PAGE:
Travelers who seek the splendor of basking in the sun’s rays amid a cloudless sky nearly year-round haven’t found much success in Los Angeles these days.
The typically temperate climate has been replaced by gloomy storm clouds, chilly temperatures and enough rainy days to make many Angelenos shudder — and winter isn’t over yet.
Much of Southern California has received above-average rainfall for this time of the year, and many areas have already recorded an average year’s worth of rain. Downtown Los Angeles has received 17.98 inches since the water year began in October, surpassing the 14.93 inches the city gets on average annually.
Kristen Stewart, a meteorologist with the National Weather Service in Oxnard, moved to Southern California from Boston, in part, she said, to escape cold, wet winters.
“As soon as I move here it starts raining — a lot,” she said, laughing.
She’s not kidding.
People visit Griffith Observatory in the rain on Wednesday.(Irfan Khan / Los Angeles Times)
Pedestrians cross 1st Street in Boyle Heights as clouds obscure the Los Angeles skyline on Wednesday.(Luis Sinco / Los Angeles Times)
A pedestrian walks along 1st Street in Boyle Heights.(Luis Sinco / Los Angeles Times)
A street vendor sells umbrellas along Figueroa Street in downtown Los Angeles on Wednesday.(Luis Sinco / Los Angeles Times)
People walk outside the rain-stained Cathedral of Our Lady of the Angels in downtown L.A.(Dania Maxwell / Los Angeles Times)
Undeterred by rain visitors cover up at the Griffith Observatory in Los Angeles.(Irfan Khan / Los Angeles Times)
A couple take cover at the Griffith Observatory in Los Angeles.(Irfan Khan / Los Angeles Times)
A view of Los Angeles skyline shrouded in fog and rain clouds.(Irfan Khan / Los Angeles Times)
A couple has the Huntington Beach pier all to themselves amid rain showers and cool temperatures Wednesday.(Allen J. Schaben / Los Angeles Times)
Flor Armada’s spirits aren’t dampened by the rain during her morning run on Reseda Boulevard in Tarzana.(Irfan Khan / Los Angeles Times)
A jackknifed big rig on the 101 Freeway in Woodland Hills had traffic backed up for miles Wednesday morning.(Irfan Khan / Los Angeles Times)
A pedestrian with umbrella crosses Palm Avenue in Huntington Beach.(Allen J. Schaben / Los Angeles Times)
Dark clouds come ashore in Long Beach.(Luis Sinco / Los Angeles Times)
Erika Ginter of Portland, Ore., is silhouetted by stormy skies approaching the Venice Pier.(Allen J. Schaben / Los Angeles Times)
Downtown L.A. received at least 1.24 inches Wednesday, breaking the record for that date of 0.88 inches, set in 1884. Record rain — 0.94 inches — also fell on Los Angeles International Airport, surpassing the record for the date of 0.54 inches set in 1962.
Lancaster, which received 0.73 inches of precipitation Wednesday, shattered the record of 0.48 inches set on that day in 1980. Palmdale also nudged past its rain record for the day — 0.55 inches — also set in 1980.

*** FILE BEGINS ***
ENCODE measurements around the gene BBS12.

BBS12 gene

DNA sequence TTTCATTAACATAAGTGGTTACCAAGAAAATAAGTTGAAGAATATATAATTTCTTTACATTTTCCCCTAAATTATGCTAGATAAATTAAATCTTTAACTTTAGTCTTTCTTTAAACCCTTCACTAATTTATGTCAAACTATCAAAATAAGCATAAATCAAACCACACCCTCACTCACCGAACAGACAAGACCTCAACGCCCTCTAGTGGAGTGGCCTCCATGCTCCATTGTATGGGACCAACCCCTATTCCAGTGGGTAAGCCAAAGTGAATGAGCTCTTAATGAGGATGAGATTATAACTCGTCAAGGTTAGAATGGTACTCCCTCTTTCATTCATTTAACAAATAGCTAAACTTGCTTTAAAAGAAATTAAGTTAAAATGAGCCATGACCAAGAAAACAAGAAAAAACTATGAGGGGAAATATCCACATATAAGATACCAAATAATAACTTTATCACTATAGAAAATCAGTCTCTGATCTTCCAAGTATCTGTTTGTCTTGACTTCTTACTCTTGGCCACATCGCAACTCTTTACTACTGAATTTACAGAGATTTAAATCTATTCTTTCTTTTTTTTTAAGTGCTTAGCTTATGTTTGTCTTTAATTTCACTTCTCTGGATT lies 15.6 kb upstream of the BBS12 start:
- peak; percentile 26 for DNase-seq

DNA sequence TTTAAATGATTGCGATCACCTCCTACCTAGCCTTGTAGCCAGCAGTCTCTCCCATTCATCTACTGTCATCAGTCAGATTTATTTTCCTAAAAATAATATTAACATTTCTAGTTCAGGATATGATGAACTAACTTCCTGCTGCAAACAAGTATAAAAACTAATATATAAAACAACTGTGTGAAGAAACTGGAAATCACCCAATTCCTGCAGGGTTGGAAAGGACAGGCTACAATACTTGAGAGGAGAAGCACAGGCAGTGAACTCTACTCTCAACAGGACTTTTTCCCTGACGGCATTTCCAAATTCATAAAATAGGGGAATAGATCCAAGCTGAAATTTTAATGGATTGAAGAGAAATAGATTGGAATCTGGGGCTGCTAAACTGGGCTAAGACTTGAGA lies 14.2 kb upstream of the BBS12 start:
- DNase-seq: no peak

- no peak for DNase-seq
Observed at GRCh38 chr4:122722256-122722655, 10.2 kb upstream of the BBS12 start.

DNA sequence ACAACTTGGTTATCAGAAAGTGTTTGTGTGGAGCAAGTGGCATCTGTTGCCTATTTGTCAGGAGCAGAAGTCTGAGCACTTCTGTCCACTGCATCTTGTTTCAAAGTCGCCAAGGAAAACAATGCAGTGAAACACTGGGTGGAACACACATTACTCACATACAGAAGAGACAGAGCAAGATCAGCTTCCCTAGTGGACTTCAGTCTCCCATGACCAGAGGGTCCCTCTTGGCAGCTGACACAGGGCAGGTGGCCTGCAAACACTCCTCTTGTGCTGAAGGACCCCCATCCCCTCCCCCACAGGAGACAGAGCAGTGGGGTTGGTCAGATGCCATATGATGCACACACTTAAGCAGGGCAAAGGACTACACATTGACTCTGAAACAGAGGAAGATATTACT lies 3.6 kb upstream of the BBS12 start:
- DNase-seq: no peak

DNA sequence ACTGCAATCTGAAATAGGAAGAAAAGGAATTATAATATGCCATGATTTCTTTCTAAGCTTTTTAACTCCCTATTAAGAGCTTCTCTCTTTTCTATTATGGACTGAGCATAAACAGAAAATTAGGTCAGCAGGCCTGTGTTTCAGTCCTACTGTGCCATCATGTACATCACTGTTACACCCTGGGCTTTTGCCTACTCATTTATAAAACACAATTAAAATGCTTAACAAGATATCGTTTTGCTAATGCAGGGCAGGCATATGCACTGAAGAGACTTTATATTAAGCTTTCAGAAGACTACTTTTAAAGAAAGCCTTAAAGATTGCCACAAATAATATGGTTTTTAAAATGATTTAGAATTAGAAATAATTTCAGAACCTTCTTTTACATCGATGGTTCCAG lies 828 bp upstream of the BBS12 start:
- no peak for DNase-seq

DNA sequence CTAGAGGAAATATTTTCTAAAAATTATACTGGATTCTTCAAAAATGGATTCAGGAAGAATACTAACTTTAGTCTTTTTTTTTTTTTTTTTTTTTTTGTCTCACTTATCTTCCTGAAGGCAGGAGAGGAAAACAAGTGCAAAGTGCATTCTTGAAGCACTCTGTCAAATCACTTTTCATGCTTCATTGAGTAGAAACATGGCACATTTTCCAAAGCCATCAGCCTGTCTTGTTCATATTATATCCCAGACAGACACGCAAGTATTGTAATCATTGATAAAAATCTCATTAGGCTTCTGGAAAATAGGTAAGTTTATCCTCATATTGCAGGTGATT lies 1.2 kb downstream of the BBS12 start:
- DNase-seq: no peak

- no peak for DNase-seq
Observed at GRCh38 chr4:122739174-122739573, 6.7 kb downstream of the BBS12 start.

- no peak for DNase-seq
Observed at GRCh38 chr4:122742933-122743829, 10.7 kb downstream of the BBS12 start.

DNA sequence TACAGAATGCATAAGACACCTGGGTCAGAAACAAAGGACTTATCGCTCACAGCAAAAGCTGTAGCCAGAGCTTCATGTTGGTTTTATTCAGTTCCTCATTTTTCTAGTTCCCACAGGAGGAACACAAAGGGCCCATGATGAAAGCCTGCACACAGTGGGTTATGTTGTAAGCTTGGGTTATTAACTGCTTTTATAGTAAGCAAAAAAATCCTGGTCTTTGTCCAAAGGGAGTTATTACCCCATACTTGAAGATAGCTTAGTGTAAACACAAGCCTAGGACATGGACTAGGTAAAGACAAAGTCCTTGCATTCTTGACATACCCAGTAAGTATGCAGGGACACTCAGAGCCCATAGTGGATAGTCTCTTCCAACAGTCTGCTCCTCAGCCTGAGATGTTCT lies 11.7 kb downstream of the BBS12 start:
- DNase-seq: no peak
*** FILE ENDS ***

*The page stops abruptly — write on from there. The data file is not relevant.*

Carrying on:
That’s a sharp turnaround from the last water year, which was the third-driest since recordkeeping began in 1877, with a meager 4.72 inches of rain. Prior to this year, six of the past seven water years — which run from Oct. 1 to Sept. 30 — have been below average.
The Sierra Nevada, California’s greatest mountain range, has also been seeing a banner year for precipitation. All three regions of the Sierra are almost at the point where they will have seen a year’s worth of precipitation for the season. The wet winter has helped keep much of the state out of drought conditions that plagued California for years, but officials warn one rainy season doesn’t mean the state is safe.
Atmospheric rivers, which are narrow bands of water vapor that are pushed across the Pacific Ocean by gusty winds, have played a leading role in providing the state with a solid soaking this winter. When they are strong enough, atmospheric rivers can account for a disproportionate amount of the annual precipitation — between 30% and 40% — on the West Coast, according to experts.
During Wednesday’s atmospheric-river-fueled storm, thunderstorms produced a dramatic lightning show. In one five-minute stretch shortly after 8 p.m., forecasters recorded 1,489 pulses of lightning off the coast, 231 over Santa Barbara County and 40 in Los Angeles County.
If it seems like downtown Los Angeles has also been a bit colder than usual, even for winter, it’s because it has been. Temperatures in the region have been running about 10 degrees below normal, Stewart said.
For the first time since forecasters began recording data — at least 142 years — the mercury did not reach 70 degrees in downtown Los Angeles for the entire month of February.
The downtown portion of the city has had 36 consecutive days so far, beginning on Jan. 30 and continuing through at least Wednesday, when the high temperature failed to reach or exceed 70 degrees. It’s the longest stretch in 40 years, since 1979, according to the weather service, and is tied for the ninth-longest stretch since forecasters began recording data.
Forecasters expect the cold snap to continue for at least five days as another pair of chilly storms make their way into the region.
The first system, which is expected to roll in Thursday night and linger through Friday afternoon, will bring roughly a tenth of an inch of rain to Los Angeles. The Central Coast is expected to receive a little bit more precipitation, roughly a quarter of an inch, Stewart said.
Cold air that will accompany the storm is expected to drop snow levels to 4,000 feet, which could bring powder to the 5 Freeway over the Grapevine, but likely won’t stick.
The area should dry out late Friday into Saturday, but another storm system will bring a chance for more rain on Sunday and Monday.
“It’ll be a much weaker and drier system than what we just had,” Stewart said. “We probably won’t see a lot of rainfall, but temperatures will stay about the same.”
Times staff writer Alene Tchekmedyian contributed to this report